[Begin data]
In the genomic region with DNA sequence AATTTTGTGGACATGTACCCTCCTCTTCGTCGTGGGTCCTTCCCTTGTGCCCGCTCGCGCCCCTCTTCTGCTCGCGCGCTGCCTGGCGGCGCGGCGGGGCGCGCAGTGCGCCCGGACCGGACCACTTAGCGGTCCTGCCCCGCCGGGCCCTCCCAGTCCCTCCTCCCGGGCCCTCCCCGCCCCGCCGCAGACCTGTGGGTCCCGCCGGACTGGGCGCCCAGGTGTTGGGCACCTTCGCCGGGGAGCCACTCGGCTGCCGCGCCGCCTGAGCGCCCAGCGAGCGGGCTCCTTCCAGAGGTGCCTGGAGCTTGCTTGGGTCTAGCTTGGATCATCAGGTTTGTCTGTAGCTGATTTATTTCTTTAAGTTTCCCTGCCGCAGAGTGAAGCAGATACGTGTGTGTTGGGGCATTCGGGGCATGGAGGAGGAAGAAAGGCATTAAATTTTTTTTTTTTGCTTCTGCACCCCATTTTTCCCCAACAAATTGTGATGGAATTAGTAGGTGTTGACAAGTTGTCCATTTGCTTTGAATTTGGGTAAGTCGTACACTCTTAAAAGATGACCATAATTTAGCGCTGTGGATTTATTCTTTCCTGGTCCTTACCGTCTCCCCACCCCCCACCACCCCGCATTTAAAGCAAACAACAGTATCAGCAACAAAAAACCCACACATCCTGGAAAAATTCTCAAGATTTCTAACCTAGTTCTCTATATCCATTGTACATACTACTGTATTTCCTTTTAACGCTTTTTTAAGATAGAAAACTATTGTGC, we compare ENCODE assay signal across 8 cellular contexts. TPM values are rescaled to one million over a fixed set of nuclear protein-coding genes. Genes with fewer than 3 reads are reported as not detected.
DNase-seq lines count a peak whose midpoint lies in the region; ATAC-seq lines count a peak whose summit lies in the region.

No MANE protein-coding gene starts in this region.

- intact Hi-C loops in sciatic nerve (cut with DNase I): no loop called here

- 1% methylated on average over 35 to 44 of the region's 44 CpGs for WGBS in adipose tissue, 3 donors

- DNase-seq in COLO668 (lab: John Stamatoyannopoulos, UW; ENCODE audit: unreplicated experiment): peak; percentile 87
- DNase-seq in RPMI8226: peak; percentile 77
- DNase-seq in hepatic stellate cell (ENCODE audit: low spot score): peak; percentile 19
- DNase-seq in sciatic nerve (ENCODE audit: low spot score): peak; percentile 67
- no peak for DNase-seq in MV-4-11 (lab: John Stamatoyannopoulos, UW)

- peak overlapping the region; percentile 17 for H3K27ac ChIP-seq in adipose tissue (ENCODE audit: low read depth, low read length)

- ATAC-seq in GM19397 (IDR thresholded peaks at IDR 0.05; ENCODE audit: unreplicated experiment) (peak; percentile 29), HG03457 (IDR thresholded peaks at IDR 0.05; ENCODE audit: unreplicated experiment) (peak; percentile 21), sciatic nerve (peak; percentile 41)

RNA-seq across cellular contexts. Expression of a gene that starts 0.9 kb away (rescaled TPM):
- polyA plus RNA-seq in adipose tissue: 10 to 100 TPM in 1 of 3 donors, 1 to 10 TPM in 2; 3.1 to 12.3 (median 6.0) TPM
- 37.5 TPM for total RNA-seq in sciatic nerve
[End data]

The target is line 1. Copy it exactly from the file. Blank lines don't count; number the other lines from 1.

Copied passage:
In the genomic region with DNA sequence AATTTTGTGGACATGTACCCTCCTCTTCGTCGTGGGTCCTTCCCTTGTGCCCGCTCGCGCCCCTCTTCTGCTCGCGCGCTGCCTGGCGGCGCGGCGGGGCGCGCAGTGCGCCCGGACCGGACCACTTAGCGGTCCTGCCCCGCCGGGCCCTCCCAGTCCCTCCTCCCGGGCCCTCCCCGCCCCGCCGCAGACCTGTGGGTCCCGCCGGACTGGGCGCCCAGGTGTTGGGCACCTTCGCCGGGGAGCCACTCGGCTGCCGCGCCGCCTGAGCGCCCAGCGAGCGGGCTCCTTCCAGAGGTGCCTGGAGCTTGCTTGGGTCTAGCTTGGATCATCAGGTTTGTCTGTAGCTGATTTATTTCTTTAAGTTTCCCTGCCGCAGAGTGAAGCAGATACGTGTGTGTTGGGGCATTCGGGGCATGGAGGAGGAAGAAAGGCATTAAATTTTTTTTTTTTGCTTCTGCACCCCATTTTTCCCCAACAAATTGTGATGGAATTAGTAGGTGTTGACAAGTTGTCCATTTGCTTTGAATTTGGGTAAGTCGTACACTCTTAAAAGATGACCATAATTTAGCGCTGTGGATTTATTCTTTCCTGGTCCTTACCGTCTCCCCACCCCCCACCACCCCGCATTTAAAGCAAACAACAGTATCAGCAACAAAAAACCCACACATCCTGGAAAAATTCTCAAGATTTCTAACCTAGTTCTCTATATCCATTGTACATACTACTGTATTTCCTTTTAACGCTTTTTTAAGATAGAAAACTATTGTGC, we compare ENCODE assay signal across 8 cellular contexts. TPM values are rescaled to one million over a fixed set of nuclear protein-coding genes. Genes with fewer than 3 reads are reported as not detected.